The researchers say their study documents the very civil rights events that politicians seek to ban from school curricula today
In the first comprehensive survey of its kind, a San Francisco State University History professor and three graduate students have discovered that more than 600 LGBTQ+ protests took place in the United States between 1965 and 1973. The researchers say that the study documents the very direct-action events for civil rights — demonstrations, marches, parades, rallies, riots and sit-ins — that some politicians seek to ban from being taught in schools.
OutHistory and Queer Pasts published the study jointly on March 1. Marc Stein, San Francisco State’s Jamie and Phyllis Pasker Chair in History, led the study with graduate student researchers Dylan Weir, Mario Burrus and Adam Joseph Nichols. Stein says that “Florida Gov. Ron DeSantis and his allies want to cancel, censor and closet” these types of events from U.S. history.
“We’re seeing a wave of conservative campaigns that target the way we teach history in the United States, especially when it comes to teaching about race, gender and sexual orientation,” Stein said. “While it’s important that we respond, we also need to move forward with the necessary work of reconstructing the way we understand the past. For queer history, it’s not enough to only reference the Stonewall rebellion of 1969; we need to understand the mobilization and radicalization of a large social movement that lasted for years, organized in diverse locations, engaged millions of people and targeted multiple institutions in society.”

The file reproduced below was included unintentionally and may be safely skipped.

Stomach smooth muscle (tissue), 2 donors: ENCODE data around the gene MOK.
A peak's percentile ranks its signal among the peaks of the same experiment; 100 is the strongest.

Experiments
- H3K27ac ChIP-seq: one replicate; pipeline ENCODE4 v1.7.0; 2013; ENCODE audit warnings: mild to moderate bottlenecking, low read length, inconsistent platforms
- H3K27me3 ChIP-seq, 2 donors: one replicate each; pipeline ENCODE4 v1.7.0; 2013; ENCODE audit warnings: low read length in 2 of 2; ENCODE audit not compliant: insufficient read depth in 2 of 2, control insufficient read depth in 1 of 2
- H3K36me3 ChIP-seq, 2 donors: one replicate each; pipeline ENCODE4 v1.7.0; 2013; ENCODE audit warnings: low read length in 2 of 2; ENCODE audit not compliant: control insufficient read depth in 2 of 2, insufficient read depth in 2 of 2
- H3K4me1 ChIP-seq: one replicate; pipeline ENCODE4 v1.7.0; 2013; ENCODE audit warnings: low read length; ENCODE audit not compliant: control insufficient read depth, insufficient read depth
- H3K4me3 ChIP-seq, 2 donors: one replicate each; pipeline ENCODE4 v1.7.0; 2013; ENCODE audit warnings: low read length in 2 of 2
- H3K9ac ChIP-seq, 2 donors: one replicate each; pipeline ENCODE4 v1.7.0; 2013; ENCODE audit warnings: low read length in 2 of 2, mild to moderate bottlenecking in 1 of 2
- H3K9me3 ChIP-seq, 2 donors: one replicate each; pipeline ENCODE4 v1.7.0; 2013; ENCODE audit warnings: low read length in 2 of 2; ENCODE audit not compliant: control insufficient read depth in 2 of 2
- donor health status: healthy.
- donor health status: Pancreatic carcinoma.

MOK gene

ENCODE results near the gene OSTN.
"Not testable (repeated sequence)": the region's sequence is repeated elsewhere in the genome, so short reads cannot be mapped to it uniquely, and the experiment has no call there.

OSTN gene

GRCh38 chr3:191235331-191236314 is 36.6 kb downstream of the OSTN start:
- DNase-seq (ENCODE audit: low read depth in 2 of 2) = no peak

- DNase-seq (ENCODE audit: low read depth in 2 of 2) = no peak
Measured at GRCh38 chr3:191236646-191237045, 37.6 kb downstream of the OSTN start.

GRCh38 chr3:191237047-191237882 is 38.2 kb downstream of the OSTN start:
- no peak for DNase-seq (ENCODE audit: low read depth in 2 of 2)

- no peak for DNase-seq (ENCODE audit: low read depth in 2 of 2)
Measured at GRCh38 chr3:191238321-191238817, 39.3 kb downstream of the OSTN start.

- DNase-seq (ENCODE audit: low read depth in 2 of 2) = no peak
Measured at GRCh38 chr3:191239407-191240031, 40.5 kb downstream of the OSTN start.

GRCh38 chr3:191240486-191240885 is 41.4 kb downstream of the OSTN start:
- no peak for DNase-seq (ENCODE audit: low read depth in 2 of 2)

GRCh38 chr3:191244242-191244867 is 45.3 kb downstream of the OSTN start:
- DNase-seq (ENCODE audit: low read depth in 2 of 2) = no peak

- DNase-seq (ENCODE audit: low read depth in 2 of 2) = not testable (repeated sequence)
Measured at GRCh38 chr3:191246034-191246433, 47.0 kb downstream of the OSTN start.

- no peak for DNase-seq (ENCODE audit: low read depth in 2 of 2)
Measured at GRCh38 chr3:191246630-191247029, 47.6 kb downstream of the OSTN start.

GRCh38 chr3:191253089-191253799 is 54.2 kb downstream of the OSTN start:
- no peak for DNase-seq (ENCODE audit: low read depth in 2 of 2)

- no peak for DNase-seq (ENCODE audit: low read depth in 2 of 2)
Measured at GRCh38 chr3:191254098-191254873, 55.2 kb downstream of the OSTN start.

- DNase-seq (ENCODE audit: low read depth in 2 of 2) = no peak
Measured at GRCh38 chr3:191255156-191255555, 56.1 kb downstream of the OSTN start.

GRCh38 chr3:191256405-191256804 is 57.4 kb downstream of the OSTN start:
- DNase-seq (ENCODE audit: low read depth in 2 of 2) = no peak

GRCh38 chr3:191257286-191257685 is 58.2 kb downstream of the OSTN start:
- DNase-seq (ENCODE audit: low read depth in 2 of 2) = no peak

The study identifies 646 direct-action protests, with more than 200,000 participants and nearly 200 arrests. Protests weren’t limited to New York and California: They took place in 20 states and the District of Columbia. The researchers pored over more than 1,800 media sources, going beyond well-known events such as the Stonewall Inn rebellion of 1969 in New York City and the transgender-led Compton’s Cafeteria riot in 1966 in San Francisco.
In the nine years they reviewed, Stein and the students found San Francisco was the location of the most LGBTQ+ protests with 148, followed by New York City with 142 and Los Angeles with 93. Many smaller events they cite recall forgotten controversies of the era. A 1969 demonstration against restroom arrests at Macy’s in San Francisco lasted 21 days. The same year, the Committee for Homosexual Freedom led a continuous four-month protest against States Steamship Company in the city for firing its only openly gay employee.
Weir credits a core group of activists with strengthening the LGBTQ+ movement following Stonewall and throughout the 1970s.
“It is largely thanks to them that we have a society that is more inclusive and accepting today,” Weir (M.A., ’22) said. “This lesson is more relevant today than ever as we see political movements across the country that are trying to roll back the progress that the gay rights movement has made. If these activists could fight for inclusion in the extremely homophobic society of America in the 1960s and 1970s and make real progress, then we can stand up for those rights today.”
Stein and his students will next document LGBTQ+ protests between 1974 and 1976.